When a patch of bright colors caught her eye, she stopped for a closer look. Her eyes widened in admiration as she studied the red-and-green quilt hanging in the shop window. Eight identical diamonds, each composed of sixteen smaller diamonds, formed a large, eight-pointed star. The arrangement of colors created the illusion that the star radiated outward from its center. Between the points of the star, tiny stitches created intricate wreaths in the background fabric. Something about the quilt seemed familiar, and then she remembered why; its pattern was similar to the quilt she had seen the day before in Mrs. Compson's sitting room.
Studying it, Sarah wished she knew how to make something so beautiful. She had always loved quilts, loved the feel of the fabric and the way a quilt could make color blossom over a bed or on a wall. She couldn't see a quilt without thinking of her grandmother and without feeling a painful blend of love and loss. When Sarah was a child, her family made the long drive to Grandma's small house in Michigan's Upper Peninsula only twice a year, once in summer and once at Christmas. The winter visits were best. They would bundle up on the sofa under two or three of Grandma's old quilts, munch cookies, sip hot chocolate, and watch through the window as snow blanketed the earth. Some of Grandma's creations still decorated Sarah's childhood home, but Sarah couldn't remember ever seeing her mother so much as touch a needle. If quiltmaking was a skill handed down from mother to daughter, her mother must have been the weak link in the chain. Grandma surely would have taught her if she had wanted to learn.
Sarah looked overhead for the sign bearing the shop's name, and laughed in surprise when she saw the words Grandma's Attic printed in gold letters on a red background. She checked her watch, gave the bus stop one last quick glance, and entered the shop.
Shelves stacked high with bolts of fabric, thread, notions, and other gadgets lined the walls and covered most of the floor. Celtic folk music played in the background. In the middle of the room, several women stood chatting and laughing around a large cutting table. One looked up from the conversation to smile at her, and Sarah smiled back. She made her way around the checkout counter to the front window and discovered that the quilt was even more beautiful up close. She tried to estimate how the quilt would fit their bed.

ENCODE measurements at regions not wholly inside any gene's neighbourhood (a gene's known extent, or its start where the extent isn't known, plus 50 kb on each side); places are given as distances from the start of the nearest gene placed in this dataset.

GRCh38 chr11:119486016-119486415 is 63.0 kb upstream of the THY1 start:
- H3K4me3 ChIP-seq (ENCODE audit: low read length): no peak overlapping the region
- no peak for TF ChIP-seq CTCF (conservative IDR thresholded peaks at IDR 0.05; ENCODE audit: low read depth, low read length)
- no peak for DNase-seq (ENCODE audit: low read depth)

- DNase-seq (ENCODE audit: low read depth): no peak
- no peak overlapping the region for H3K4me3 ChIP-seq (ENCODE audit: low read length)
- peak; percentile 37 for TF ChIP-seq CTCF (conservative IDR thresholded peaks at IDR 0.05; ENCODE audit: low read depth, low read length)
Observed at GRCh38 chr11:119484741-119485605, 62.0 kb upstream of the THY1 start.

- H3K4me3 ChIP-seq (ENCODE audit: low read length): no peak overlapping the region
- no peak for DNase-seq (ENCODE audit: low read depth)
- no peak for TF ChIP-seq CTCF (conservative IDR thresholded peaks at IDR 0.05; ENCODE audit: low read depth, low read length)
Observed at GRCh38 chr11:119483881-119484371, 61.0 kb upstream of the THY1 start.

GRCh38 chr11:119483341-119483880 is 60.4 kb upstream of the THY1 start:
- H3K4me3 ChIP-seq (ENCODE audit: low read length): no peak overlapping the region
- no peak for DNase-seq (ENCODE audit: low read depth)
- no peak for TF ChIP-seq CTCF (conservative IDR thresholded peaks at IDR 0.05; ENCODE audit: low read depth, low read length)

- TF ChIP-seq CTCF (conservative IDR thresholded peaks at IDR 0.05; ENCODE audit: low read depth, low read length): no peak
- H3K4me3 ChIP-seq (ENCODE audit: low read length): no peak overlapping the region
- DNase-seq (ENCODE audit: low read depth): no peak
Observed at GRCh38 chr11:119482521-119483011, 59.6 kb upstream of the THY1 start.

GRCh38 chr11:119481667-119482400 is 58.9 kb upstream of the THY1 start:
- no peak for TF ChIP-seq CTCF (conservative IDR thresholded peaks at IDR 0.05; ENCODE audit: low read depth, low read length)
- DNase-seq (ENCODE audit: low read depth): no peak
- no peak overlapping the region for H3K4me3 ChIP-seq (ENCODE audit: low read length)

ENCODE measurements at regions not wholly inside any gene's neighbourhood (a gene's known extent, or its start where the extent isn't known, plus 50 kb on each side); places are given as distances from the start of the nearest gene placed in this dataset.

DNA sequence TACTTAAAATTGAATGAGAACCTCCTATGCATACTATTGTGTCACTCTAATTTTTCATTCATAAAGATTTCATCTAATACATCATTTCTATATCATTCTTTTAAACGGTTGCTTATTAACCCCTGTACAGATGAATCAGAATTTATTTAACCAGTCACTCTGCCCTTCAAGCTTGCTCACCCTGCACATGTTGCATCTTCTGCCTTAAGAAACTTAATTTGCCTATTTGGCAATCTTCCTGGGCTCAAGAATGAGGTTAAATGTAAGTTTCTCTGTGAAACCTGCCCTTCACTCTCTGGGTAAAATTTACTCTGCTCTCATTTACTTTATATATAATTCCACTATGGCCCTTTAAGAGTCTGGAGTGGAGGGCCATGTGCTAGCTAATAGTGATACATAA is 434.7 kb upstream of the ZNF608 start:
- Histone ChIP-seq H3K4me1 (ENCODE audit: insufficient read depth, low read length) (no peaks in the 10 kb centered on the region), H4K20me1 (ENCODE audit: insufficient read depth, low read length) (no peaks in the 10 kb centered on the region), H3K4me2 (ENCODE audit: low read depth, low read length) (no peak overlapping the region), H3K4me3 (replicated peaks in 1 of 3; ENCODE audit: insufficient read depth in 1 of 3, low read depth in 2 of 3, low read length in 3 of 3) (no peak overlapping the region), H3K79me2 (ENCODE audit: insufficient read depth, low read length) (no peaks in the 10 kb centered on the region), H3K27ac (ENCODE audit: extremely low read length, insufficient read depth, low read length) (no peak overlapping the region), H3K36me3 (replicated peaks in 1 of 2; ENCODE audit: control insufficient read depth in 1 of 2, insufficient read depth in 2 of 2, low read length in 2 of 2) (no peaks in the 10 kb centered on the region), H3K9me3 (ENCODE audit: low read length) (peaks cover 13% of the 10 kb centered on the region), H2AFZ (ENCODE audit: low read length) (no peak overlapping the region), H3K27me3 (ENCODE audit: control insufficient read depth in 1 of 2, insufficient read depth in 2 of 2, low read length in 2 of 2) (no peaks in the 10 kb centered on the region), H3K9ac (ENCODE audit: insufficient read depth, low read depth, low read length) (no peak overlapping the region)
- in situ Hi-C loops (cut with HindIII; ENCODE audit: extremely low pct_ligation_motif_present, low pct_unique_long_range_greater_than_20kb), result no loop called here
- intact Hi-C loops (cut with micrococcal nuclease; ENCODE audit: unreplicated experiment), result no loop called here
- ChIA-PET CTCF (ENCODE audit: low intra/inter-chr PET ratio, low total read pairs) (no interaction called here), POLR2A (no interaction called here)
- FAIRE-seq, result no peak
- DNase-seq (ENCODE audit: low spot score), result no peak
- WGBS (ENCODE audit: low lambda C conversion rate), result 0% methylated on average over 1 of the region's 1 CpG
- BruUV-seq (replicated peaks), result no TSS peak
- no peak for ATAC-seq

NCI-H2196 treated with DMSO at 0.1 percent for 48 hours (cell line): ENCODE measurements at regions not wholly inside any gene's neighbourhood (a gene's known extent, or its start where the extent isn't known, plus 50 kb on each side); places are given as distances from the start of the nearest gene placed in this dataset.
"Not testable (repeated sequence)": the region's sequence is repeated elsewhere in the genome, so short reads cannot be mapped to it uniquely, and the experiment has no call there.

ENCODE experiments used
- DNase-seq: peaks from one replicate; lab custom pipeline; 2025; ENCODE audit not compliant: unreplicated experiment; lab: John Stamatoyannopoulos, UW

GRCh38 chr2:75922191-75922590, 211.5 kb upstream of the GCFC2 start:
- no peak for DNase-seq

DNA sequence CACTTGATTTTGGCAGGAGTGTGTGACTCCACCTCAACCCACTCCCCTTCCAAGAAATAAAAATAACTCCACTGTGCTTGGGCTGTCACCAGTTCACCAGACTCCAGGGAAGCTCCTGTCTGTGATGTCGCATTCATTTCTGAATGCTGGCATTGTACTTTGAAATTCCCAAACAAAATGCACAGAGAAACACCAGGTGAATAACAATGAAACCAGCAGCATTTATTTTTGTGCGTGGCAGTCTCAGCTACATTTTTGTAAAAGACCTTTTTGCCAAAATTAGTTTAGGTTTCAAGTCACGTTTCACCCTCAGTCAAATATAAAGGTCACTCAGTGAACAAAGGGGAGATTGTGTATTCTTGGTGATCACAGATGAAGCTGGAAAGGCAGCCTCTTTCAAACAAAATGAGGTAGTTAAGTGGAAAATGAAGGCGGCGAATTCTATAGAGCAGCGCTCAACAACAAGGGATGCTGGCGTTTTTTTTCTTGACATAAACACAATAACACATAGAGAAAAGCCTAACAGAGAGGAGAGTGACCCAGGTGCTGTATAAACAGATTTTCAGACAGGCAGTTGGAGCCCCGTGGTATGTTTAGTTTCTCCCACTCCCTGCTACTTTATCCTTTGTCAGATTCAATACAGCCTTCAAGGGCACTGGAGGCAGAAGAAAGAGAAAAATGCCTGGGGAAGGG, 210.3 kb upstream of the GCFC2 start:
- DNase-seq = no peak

"I see our Lone Star charmed another new visitor inside," a pleasant voice broke in on her thoughts. Sarah turned and found the woman who had smiled at her standing at her elbow. She looked to be in her mid-fifties, with dark, close-cropped hair, ruddy skin, and a friendly expression.
"Is that what it's called, a Lone Star? It's beautiful."
The woman casually brushed pieces of thread from her sleeve as she joined Sarah in admiring the quilt. "Oh, yes, it's lovely, isn't it? Wish I could take the credit, but one of our local quilt artists made it. It's queen-sized, entirely hand-quilted."
"How much do you want for it?"
"Seven hundred and fifty dollars."
"Thanks anyway," Sarah said, not entirely able to keep the disappointment out of her voice.
The woman smiled in sympathy. "I know -- it's a lot, isn't it? Actually, though, if you took that price and calculated an hourly wage from it, you'd see that it's a bargain."
"I can believe that. It must've taken years to make."
"Most people stop by, hear the price, then head straight to some discount store for a cheap knockoff." The woman sighed and shook her head. "People who don't know quilts can't detect the obvious differences in quality of materials and workmanship. Mrs. Compson's lucky to get what she can for those she displays here."
"Yes, Sylvia Compson. She's been staying up at Elm Creek Manor since her sister died two months ago. Temperamental as hell -- I had to install an awning outside before she'd agree to display her quilts in the window. She's right, of course. I'd hate to have one of her pieces fade from the sunlight. She has two quilts in the American Quilter's Society's permanent collection in Paducah."
"That's good, right?"
"Good? I'd be glad just to have something accepted in the AQS annual show." The woman chuckled. "I thought every quilter around here knew about Sylvia Compson."
"I've met Mrs. Compson, but I'm not a quilter. I do love quilts, though."
"Is that so? You should learn how to quilt, then."
"Watch out, everyone, Bonnie's about to make another convert," one of the women called out from the cutting table.
"Run for it, honey," another warned, and they all burst out laughing.
Bonnie joined in. "Okay, I admit I have a vested interest. Satisfied?" She pretended to glower at the others before turning back to Sarah. "We do offer lessons, um... ?"
"Sarah. Are you the Grandma from the sign?"
"Oh, no," Bonnie said, laughing. "Not yet at least, thank God, although I do get asked that a lot. There's no Grandma. There's no attic, either. I just liked the name. Kind of homey, don't you think? As you already heard, my name's Bonnie, and these are some of my friends, the Tangled Web Quilters. We're sort of a renegade group separate from the local Waterford Quilting Guild. We take our quilting -- and ourselves -- very seriously." Her tone suggested that the remark was only half true. She handed Sarah a photocopied calendar. "Here's a schedule if you're interested in the lessons. Is there anything else I can help you with?"
Sarah shook her head.
"Well, thanks for stopping by. Come back anytime. Now, if you'll excuse me, I need to get back to that crowd before Diane hides my rotary cutter again." She smiled and returned to the cutting table.
"Thanks," Sarah answered, folding up the paper and tucking it into her backpack. She left the store, ran half a block to the bus stop, and climbed on the bus just as heavy drops of rain began to pelt the sidewalk.
Copyright © 1999 by Jennifer Chiaverini
Excerpted from The Quilter's Apprentice: A Coming of Age in Latin America by Jennifer Chiaverini
All rights reserved by the original copyright owners. Excerpts are provided for display purposes only and may not be reproduced, reprinted or distributed without the written permission of the publisher.